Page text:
Two Fujifilm X-Trans IV Film Simulation Recipes: Kodachrome II

Mountain Suburbs – Farmington, UT – Fujifilm X100V – “Kodachrome II”

One of the more popular film simulation recipes that I’ve created is Kodachrome II, which was made for X-Trans III sensor cameras. While you can use that recipe on X-Trans IV cameras, the newer models have some JPEG options that the older ones don’t, so it can be fun to utilize those options to produce a different and hopefully better version of an old recipe. In this case, I have two new versions of Kodachrome II for X-Trans IV cameras.

Kodak introduced Kodachrome in 1935, and in 1961 they replaced the original film with a new and improved version called Kodachrome II and a higher-ISO sibling called Kodachrome-X. These films had more accurate color, finer grain and faster ISOs (ISO 25 and 64, respectively, compared to ISO 10) than the previous version. It was a big leap forward for color photography, and so it is no surprise that the innovators of color photography in the 1960’s and 1970’s relied heavily on it. It’s also the version that Paul Simon sang, “They give us the greens of summer, makes you think all the world’s a sunny day.”

Kodachrome II and Kodachrome-X produced a very similar look to each other. The main differences were in grain, contrast and saturation, but overall the variations were quite minor. Kodachrome-X was slightly more bold while Kodachrome II was slightly more clean. Even so, comparing slides, it’s tough to distinguish one from the other (conveniently, I have my grandparents old slides at my home). Even though I have named these two film simulation recipes “Kodachrome II” I think they more closely resembles Kodachrome-X film, but I find them to be a reasonable facsimile for both.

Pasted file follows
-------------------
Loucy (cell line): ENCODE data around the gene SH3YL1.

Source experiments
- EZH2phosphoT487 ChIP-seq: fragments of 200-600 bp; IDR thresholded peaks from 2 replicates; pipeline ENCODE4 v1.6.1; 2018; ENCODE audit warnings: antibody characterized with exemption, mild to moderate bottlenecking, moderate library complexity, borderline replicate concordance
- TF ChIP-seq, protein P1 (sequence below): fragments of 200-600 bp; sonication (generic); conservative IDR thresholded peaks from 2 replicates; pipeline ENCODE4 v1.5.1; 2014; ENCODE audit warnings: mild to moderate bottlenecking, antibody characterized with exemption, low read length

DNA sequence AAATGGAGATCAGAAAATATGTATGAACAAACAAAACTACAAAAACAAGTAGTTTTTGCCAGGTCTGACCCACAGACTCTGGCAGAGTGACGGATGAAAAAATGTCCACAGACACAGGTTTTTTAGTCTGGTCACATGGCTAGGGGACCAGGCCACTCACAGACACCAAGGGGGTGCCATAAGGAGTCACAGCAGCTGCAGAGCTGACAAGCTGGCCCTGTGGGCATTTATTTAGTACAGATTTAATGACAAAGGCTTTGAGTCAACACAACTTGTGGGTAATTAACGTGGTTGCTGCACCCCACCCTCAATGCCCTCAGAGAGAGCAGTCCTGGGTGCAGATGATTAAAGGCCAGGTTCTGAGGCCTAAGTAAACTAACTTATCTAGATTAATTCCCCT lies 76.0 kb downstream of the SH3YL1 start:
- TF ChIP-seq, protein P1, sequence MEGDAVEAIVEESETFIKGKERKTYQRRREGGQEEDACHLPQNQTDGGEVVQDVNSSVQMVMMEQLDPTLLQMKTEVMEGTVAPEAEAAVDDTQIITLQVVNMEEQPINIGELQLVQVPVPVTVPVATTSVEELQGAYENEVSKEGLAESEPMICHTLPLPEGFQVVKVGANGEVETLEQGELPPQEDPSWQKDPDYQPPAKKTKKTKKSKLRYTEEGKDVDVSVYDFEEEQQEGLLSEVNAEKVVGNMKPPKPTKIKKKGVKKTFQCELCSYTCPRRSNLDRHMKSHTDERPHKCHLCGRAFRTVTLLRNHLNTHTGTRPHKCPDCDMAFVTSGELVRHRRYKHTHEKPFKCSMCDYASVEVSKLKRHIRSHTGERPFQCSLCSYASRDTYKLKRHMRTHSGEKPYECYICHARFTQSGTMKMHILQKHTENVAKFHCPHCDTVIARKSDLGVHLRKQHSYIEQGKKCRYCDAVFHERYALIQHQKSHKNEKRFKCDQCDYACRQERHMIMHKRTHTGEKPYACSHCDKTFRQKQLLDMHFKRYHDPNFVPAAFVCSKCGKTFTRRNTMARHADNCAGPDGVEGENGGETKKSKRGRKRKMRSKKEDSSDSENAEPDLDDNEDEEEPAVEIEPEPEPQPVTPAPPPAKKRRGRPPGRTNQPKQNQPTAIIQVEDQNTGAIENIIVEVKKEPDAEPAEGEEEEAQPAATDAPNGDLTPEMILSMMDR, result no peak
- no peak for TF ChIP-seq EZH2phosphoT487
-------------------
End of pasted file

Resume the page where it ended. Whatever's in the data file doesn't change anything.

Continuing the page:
Yellow Arrow – Farmington, UT – Fujifilm X-E4 – “Kodachrome II v2”

Because of the toxic chemicals used in the development of this era of Kodachrome, plus the complexity of the process, Kodak changed from K-12 development to K-14 development, which ushered in new Kodachrome in 1974, called Kodachrome 25 and Kodachrome 64. This version of the film is the one that I have personally used. Interestingly enough, even though this version wasn’t all that much aesthetically different than the previous, there was a big outcry among photographers, and a large group who used Kodachrome II and Kodachrome-X did not appreciate the change.

While I created the X-Trans III Kodachrome II recipe, it was Thomas Schwab who modified it for X-Trans IV. His version, entitled Kodachrome II, is compatible with the Fujifilm X-Pro3, X100V, X-T4, X-S10 and X-E4. In some of my example pictures below I used a Tiffen 1/4 Black Pro-Mist diffusion filter with my X100V. Why? Because I haven’t used this filter in awhile and wanted to. I don’t think it adds anything essential to the recipe. In fact, you might prefer the results without the filter. Thank you, Thomas, for creating and sharing this update to the original recipe!

I made a slightly modified version, entitled Kodachrome II v2, which is compatible with the X-T4, X-S10 and X-E4. I used this recipe on my X-E4 (without any diffusion filter). This isn’t intended to be a “better” recipe, just a slightly different version using the new JPEG options found in my X-E4. Both of these film simulation recipes can be found in the Fuji X Weekly app!